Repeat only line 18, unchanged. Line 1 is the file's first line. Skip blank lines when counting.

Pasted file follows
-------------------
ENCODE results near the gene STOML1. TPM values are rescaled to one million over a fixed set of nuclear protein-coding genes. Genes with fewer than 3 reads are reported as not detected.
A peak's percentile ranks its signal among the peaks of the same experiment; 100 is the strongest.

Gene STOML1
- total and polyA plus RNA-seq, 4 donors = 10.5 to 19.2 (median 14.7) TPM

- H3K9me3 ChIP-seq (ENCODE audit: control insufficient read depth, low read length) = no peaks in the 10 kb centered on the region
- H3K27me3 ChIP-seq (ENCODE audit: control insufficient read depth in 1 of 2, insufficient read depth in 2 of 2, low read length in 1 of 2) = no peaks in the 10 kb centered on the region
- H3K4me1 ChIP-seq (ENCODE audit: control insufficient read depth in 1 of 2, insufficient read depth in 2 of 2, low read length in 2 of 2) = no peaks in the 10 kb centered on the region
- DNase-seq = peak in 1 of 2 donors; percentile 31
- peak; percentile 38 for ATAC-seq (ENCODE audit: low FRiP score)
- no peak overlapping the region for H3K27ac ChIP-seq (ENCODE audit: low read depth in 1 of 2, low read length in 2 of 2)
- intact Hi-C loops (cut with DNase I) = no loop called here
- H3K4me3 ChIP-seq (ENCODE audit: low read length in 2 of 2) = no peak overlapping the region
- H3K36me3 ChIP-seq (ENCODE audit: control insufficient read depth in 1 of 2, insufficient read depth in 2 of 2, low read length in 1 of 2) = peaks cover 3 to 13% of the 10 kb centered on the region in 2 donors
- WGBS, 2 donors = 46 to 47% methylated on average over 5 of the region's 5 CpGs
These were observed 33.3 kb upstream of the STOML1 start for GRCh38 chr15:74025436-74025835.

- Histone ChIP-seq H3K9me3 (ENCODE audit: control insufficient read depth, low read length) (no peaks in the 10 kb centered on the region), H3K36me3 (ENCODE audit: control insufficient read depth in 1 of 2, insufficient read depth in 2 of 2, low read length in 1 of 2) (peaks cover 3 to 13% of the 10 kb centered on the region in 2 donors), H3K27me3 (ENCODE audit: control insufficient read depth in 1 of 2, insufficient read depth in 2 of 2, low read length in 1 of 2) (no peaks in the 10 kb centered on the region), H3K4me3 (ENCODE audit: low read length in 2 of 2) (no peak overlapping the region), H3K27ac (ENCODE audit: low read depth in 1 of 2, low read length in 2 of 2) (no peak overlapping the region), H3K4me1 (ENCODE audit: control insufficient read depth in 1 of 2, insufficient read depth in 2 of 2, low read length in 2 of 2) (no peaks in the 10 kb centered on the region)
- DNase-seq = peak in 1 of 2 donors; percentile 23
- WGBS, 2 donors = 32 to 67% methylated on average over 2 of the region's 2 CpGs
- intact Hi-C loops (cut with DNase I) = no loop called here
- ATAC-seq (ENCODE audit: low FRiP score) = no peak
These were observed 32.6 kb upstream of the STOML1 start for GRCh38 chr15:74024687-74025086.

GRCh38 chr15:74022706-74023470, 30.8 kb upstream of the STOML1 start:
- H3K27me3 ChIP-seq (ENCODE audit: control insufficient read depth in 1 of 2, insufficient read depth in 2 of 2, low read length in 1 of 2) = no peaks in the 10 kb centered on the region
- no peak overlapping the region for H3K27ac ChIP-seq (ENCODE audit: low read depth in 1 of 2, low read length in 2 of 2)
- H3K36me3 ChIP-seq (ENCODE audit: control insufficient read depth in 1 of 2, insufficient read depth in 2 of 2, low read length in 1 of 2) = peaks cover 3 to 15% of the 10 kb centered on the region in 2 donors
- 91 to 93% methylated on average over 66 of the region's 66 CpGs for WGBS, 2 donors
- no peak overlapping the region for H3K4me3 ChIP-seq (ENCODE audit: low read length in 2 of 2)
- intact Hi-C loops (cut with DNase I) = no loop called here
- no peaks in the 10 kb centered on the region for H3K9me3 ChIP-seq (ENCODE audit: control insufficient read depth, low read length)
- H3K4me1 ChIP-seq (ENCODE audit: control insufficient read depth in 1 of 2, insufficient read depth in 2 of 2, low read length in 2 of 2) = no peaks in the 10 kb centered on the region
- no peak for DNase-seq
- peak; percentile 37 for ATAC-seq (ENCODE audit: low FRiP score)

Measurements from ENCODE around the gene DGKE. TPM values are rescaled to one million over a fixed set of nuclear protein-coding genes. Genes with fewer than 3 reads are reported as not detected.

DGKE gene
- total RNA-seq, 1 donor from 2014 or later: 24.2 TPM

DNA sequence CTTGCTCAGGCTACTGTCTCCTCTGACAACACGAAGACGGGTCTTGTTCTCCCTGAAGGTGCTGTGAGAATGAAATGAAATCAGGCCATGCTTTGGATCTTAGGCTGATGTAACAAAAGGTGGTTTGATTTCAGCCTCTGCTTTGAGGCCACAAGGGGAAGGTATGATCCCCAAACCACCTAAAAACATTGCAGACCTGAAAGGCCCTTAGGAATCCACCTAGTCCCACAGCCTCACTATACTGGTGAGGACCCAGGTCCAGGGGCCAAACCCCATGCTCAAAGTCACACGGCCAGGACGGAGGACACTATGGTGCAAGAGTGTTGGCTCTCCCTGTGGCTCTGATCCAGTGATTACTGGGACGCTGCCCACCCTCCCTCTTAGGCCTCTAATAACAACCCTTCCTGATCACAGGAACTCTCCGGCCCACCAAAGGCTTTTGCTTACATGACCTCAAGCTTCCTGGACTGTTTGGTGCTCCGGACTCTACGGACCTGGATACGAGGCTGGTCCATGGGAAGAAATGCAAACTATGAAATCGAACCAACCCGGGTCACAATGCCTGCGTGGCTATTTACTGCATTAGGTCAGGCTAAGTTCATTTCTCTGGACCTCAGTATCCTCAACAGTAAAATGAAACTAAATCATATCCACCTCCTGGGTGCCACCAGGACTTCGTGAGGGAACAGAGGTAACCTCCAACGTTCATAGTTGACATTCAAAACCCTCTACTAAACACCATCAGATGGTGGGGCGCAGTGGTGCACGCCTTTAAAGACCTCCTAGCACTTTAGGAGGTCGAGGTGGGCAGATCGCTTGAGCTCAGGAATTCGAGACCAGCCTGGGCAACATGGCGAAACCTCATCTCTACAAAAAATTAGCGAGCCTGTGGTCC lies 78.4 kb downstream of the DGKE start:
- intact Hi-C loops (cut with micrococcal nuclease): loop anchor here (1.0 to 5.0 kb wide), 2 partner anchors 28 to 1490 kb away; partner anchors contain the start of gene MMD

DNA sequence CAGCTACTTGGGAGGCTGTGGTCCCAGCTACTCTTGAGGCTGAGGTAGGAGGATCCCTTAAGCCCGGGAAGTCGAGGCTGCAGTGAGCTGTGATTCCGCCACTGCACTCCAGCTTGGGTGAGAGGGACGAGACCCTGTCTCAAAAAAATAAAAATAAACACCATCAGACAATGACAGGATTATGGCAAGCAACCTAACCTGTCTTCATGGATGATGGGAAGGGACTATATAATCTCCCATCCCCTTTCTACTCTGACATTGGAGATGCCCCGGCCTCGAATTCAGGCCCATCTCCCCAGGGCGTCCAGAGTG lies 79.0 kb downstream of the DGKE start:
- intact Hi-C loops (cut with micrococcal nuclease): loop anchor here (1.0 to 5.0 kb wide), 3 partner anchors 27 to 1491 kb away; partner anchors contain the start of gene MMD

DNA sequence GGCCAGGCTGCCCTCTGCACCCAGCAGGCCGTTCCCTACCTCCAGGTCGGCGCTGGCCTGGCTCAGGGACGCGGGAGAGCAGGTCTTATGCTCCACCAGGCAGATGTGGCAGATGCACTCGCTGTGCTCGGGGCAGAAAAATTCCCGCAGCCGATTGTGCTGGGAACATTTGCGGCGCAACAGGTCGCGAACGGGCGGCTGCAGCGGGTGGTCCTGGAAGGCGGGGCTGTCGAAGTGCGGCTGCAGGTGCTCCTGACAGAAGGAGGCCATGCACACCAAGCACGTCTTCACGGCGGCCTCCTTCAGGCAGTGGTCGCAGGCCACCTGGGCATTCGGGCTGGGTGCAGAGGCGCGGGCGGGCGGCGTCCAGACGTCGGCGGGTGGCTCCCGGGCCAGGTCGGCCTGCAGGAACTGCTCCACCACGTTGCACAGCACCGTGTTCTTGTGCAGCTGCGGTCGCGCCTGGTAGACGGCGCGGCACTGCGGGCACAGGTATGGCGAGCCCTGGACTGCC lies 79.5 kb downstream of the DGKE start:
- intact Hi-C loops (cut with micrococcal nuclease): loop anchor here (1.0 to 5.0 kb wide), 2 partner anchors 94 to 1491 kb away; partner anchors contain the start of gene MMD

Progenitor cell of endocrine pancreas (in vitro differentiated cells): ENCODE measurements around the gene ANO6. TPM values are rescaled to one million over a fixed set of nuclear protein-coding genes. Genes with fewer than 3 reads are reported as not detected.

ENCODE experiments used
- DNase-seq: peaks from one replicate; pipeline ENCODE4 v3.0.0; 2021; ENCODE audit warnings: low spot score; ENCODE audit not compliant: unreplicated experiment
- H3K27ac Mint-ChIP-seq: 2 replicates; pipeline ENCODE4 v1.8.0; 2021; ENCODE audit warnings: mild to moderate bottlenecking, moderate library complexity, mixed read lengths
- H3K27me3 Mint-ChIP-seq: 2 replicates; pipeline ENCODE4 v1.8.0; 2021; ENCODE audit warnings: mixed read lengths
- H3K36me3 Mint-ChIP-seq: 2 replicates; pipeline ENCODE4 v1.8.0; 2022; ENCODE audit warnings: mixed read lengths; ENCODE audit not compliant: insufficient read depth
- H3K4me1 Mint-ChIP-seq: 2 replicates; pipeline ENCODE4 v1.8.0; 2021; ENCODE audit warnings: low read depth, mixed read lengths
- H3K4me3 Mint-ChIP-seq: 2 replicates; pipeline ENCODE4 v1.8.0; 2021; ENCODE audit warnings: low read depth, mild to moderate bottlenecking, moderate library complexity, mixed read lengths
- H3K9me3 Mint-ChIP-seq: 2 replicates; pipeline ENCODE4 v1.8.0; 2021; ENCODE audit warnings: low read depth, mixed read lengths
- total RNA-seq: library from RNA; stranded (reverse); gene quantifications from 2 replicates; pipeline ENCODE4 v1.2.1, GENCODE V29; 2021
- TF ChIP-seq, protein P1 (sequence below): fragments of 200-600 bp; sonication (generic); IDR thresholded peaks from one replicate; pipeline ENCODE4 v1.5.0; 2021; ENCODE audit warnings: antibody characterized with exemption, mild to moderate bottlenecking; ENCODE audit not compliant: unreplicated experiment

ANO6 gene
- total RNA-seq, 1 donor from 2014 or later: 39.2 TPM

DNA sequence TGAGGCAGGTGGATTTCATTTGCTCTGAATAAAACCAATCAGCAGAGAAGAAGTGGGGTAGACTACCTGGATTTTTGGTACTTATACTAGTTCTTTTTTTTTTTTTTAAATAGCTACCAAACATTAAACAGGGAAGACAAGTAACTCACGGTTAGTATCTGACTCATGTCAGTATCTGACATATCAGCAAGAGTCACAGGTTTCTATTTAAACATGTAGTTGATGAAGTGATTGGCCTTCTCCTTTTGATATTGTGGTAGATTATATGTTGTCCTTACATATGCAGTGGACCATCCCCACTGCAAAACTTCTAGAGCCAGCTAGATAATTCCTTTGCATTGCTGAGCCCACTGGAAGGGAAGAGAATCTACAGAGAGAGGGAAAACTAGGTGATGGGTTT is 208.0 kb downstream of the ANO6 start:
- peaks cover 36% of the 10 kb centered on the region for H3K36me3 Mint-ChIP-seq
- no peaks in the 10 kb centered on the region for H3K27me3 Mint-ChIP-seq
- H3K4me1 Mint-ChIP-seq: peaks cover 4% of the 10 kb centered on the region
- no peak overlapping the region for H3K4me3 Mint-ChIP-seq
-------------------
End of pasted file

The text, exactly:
- WGBS, 2 donors = 32 to 67% methylated on average over 2 of the region's 2 CpGs